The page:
The new king of Saudi Arabia, Salman bin Abdul-Aziz Al Saud, has spent more than a half-century among the top echelons of one of the world’s most powerful families and is known to serve as mediator and peacekeeper between its often competing factions.
Best known for overseeing the development of the Saudi capital, Riyadh, during his nearly 50 years as its governor, he became the country’s defense minister in 2011 as a series of uprisings were shaking Arab leaders who had long been Saudi allies.
While Salman is popular inside the kingdom and in the ruling family, he ascended the throne after the death of his brother Abdullah on Friday amid increasing strains on the kingdom. The drop of world oil prices has hurt the country’s economic base; the jihadists of the Islamic State have questioned its status as the global lodestar of Islam; and new civil strife is shredding Yemen, its southern neighbor. Analysts said that those challenges would most likely keep the new monarch from making any sudden changes to policy.
“There will be a strong emphasis on continuity,” said Bernard Haykel, a professor of Near Eastern studies at Princeton University. “Especially at a time when the price of oil is low and there is lots of turmoil in the region, the last thing they need is to get their people riled up.” It remained unclear how capable Salman would be at putting in place Saudi responses to these difficulties. As crown prince, he was said to have taken over many of the duties of the head of state as Abdullah grew ill, but Salman’s own health is in question.
He is 79, has had at least one stroke and lost some movement in one of his arms. Robert Jordan, a former U.S. ambassador to Saudi Arabia, said that Salman had a strong record as a good administrator, best demonstrated by his governorship of Riyadh. “He is considered to be a straight-shooter, not corrupt, well educated,” Jordan said. His stances on social issues are less clear, but few think he will roll back the modest reforms put in place by his brother, which included encouraging women to enter the workforce – a move criticized by some parts of the conservative clerical establishment.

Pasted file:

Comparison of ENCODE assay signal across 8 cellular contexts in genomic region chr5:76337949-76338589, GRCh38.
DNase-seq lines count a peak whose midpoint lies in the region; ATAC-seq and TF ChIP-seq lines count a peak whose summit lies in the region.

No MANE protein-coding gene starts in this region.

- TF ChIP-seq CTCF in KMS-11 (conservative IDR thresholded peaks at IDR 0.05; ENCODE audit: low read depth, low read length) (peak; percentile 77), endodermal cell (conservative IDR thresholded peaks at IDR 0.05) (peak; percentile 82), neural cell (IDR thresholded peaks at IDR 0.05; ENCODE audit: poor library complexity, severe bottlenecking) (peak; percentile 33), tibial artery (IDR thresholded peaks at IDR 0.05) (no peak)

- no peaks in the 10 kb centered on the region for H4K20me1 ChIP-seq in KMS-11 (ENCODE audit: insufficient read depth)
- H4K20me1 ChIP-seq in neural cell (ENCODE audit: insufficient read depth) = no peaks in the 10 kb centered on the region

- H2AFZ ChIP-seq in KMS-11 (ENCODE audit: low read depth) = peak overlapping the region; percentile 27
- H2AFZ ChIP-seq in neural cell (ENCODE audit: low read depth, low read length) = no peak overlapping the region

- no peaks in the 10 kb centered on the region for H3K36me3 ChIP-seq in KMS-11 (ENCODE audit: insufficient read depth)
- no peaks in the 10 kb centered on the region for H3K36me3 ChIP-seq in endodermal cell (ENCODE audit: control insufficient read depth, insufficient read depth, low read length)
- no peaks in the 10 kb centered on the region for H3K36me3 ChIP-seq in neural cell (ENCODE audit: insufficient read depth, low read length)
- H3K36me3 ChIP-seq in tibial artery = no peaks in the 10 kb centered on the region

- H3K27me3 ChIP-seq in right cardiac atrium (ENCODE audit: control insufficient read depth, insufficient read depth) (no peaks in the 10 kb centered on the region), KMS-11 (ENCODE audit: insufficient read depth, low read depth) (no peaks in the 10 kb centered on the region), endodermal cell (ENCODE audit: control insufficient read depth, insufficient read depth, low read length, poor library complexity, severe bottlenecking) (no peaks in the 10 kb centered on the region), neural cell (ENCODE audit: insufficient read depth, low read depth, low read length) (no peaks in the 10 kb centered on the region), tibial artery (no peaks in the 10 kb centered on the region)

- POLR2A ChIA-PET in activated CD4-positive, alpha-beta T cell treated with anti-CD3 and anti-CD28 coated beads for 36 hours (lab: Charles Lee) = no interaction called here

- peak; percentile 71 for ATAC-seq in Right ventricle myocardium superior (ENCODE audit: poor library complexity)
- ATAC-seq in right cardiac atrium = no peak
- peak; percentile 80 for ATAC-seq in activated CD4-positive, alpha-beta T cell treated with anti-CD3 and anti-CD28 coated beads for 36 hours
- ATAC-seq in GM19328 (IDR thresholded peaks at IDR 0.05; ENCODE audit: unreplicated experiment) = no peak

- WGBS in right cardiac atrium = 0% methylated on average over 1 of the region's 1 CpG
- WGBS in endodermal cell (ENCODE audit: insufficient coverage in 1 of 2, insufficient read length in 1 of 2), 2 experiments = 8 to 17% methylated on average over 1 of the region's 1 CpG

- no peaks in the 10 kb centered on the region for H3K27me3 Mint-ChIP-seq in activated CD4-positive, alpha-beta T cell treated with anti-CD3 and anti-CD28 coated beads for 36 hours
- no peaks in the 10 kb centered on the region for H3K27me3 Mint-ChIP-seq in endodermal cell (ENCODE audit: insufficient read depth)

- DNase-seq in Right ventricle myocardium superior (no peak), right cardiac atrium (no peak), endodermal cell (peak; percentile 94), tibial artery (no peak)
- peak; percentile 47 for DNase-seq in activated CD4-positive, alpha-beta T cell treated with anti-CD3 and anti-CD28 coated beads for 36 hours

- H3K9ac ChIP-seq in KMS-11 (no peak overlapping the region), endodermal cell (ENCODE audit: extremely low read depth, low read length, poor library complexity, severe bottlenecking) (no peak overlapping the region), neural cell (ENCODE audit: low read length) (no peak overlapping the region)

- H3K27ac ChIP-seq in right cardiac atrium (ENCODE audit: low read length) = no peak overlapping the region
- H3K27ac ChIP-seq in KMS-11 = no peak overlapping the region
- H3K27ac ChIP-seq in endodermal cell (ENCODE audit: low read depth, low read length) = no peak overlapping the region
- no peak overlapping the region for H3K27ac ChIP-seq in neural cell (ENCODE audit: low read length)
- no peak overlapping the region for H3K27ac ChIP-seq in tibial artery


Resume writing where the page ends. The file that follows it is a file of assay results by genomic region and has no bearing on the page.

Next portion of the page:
“He is very conservative, of course, like the rest of the kingdom, but I don’t think he is likely to undo the reforms that King Abdullah initiated,” Jordan said. In a statement attributed to the new king read on Saudi state television, he promoted Prince Muqrin bin Abdul-Aziz, who had been deputy crown prince, to crown prince, putting him next in line to the throne. Muqrin, relatively young for a Saudi leader at 69, is a former air force pilot who also served as governor of Madina province before being named the head of Saudi intelligence, a post he held until 2012. Like Salman, Abdullah and the kingdom’s previous four monarchs, Muqrin is a son of King Abdul Aziz, the founder of the modern Saudi state.
Jean-Francois Seznec, who teaches political economy of the Gulf at Georgetown University, said that the transition would probably not affect Saudi oil policy and the kingdom’s strategy of keeping production up despite falling prices in order to hang on to market share. “I think for the time being that they will be careful not to change very much and to go for stability,” he said. But dealing with the crisis in Yemen, which shares a long border with Saudi Arabia and harbors al-Qaida militants who are hostile to the monarchy, will probably be Salman’s first task.
“I think it scares the hell out of the Saudis,” Seznec said. “It is a dangerous place for them, and their Yemeni policy has been a huge failure.” Salman’s sons, too, hold a number of powerful positions: Prince Abdulaziz is the deputy oil minister; Prince Faisal is the governor of Madina Province; and Prince Sultan heads the tourism authority and was also an astronaut.